Presidents of the Visegrad Group countries meet on Lake Balaton
The presidents of Hungary, Poland, Slovakia and the Czech Republic met on September 20 and 21 in Keszthely, a small spa town on the shores of Hungary's Lake Balaton. Their annual meeting was held with a focus on their countries experiences with the three years in the EU and on entering the Schengen zone in January 2008. But underneath the friendly facades, differences between the four countries were soon enough to show.
After the first plenary session, the Hungarian President Laszlo Solyom, Poland's Lech Kaczinski, Slovakia's Ivan Gasparovic and the head of the Czech Republic Vaclav Klaus were rejoined by their wives and set out on a stroll through the historic district of the town of Keszthely, which was staging a two-day festival to celebrate the visit of the Visegrad presidents.
One of the locals who came to see the presidential walk is souvenir shop-owner Erika Vozar whom I asked how she felt about the exclusive visit.
Do you like Mr Solyon, is he a good president
"Yes, I like him very much"
Later, the presidents with their entourages boarded the Szent Miklos, a boat that took them across Lake Balaton to the nearby town of Badascony for dinner. While on board, President Vaclav Klaus summed up the first round of talks with his colleagues.
"I think that the first day of this meeting was a very useful summary of the overviews of the four countries of their three years' membership in the EU. I think all of us view it very realistically, everybody sees the assets it has brought. But everybody is also aware of the problems that go along with it. Today, however, we were primarily dealing with the question of to what extent these four countries do and can act together in various matters; what to do to improve coordination among us; and what to do to have our opinions put through. That was the main topic. Apart from that, each of the countries evaluated not only the three years in the European Union, but also brought up their views of the future of the EU."
It all seemed very smooth and easy going but Vaclav Klaus is well-known for his scepticism regarding further integration within the E.U. So did the presidents touch upon any controversial topics at all during their afternoon chat?
"Today we had quite an interesting debate that originated in my announcing the motto of the Czech presidency of the EU in 2009 - 'Europe without barriers'. The interpreter, by inattention, a slip, or by mistake, translated it as 'Europe without frontiers'. I said, no, no, that is a mistake. We are saying 'without barriers', not 'without frontiers'. A very interesting debate ensued from that showed some different emphases. Hungary, for example, wants Europe without frontiers. We, and Slovakia in particular, want Europe without barriers but with frontiers. I think this a clear definition of a different view on such matters."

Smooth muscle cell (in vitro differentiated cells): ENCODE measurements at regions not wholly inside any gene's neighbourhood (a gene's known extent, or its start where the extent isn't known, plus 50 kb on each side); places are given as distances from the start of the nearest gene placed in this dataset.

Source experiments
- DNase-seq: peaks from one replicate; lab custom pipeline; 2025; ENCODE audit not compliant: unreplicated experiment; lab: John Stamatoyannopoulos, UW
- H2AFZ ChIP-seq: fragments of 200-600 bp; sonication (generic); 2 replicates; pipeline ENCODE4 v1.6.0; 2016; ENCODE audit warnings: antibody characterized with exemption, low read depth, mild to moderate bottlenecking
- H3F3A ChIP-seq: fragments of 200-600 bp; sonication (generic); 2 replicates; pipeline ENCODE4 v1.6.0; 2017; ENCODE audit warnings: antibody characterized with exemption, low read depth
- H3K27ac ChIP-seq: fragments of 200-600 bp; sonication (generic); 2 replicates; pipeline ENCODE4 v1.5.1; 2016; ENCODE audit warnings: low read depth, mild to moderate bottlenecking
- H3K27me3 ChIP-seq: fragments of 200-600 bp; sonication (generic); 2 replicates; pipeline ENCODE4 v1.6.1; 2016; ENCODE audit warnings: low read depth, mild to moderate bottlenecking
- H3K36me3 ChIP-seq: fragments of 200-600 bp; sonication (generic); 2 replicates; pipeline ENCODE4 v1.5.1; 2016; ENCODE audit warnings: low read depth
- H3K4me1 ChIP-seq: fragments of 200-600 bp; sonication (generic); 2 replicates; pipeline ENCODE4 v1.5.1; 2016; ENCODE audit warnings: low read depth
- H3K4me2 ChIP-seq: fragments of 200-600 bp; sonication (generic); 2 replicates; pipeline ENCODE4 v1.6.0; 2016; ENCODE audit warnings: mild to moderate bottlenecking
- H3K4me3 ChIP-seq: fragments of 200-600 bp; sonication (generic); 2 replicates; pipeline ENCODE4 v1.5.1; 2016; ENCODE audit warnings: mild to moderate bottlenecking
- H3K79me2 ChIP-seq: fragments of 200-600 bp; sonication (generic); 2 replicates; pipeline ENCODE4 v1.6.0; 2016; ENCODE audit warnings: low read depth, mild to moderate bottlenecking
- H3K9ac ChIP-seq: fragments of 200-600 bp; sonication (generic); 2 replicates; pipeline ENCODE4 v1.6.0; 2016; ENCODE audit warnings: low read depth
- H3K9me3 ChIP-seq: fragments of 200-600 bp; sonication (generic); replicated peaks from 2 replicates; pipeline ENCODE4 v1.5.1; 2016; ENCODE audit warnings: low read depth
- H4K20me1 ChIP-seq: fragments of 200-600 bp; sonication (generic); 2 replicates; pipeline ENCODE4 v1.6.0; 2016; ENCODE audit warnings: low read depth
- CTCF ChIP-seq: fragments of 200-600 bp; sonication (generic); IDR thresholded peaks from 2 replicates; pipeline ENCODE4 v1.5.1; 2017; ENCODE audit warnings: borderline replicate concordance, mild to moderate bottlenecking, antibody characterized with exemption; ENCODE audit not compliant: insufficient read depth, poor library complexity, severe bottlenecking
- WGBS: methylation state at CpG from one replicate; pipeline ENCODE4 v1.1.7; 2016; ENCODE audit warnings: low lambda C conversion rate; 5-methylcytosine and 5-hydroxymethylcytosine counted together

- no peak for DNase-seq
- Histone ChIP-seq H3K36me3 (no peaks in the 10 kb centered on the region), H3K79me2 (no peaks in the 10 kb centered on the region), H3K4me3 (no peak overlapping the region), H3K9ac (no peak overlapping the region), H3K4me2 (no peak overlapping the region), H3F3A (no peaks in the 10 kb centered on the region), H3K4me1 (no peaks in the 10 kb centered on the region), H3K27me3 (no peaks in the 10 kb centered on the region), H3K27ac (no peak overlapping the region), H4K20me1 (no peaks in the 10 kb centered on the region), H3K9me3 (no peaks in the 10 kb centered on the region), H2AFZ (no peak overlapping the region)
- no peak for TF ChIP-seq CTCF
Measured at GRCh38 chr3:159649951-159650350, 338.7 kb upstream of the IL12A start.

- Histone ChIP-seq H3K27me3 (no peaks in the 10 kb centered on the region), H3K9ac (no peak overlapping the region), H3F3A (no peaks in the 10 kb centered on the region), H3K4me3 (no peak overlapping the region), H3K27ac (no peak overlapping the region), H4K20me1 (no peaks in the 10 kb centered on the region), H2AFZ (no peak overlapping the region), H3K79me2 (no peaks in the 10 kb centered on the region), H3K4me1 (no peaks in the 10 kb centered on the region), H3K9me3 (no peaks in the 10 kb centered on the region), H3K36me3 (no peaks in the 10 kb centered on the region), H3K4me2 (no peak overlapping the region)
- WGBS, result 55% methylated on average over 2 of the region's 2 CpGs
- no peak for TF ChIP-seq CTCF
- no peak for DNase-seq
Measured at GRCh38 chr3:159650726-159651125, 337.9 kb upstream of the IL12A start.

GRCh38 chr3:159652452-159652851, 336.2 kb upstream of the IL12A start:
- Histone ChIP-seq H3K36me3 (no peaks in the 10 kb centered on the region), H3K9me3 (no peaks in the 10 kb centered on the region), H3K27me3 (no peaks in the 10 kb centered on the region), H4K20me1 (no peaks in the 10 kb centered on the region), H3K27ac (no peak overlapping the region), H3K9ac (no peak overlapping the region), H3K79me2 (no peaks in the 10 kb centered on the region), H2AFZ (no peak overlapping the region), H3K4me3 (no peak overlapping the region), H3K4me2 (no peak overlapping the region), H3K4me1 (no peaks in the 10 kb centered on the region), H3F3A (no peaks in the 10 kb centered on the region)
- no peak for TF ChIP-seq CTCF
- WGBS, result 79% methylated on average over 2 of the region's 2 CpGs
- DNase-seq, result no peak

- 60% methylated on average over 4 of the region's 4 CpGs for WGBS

The second day of the event was a little less festive. The sole item on the agenda was Czech, Slovak, Polish and Hungarian entry into the Schengen zone in January 2008. Once these countries join the Schengen treaty, their borders with other members of the zone will cease to have border controls and the countries will rely on the protection of the common borders of the European Union. While the Czech Republic will only be surrounded by other Schengen zone countries and will therefore not patrol its borders any more, the other countries will have great responsibility of policing their frontiers with third countries in the East and South. Polish President Lech Kaczinski.
Austria has announced that it will keep policing its borders with Hungary, Slovakia and the Czech Republic even after these countries join the Schengen zone. The presidents talked about this subject as well and this is what Hungary's President Laszlo Solyom had to say.
"We do not agree with Austria's plan to guard its borders, there must not be differences between old and new members of the EU. We agreed that we will ask our governments to protest the plans of the Austrian government."
At the very end of the meeting, one very controversial topic emerged. The Slovak Parliament had passed a declaration making the decrees of President Benes a form part of the Slovak legal system. The Benes decrees were introduced after the end of the Second World War and German and Hungarian property in Czechoslovakia was confiscated on their basis. While Hungarian President Laszlo Solyom said the Slovak declaration was "a hit out of the blue" and sharply rejected it, the Czech Republic's Vaclav Klaus expressed solidarity with the Slovak lawmakers.
The common and often controversial history of the four countries cast a long shadow on their presence. But despite all the very different views on history and sometimes conflicting attitudes to contemporary issues of the future of the European Union, the meeting in Keszthely showed that Hungary, Poland, Slovakia and the Czech Republic have things joining them than dividing them.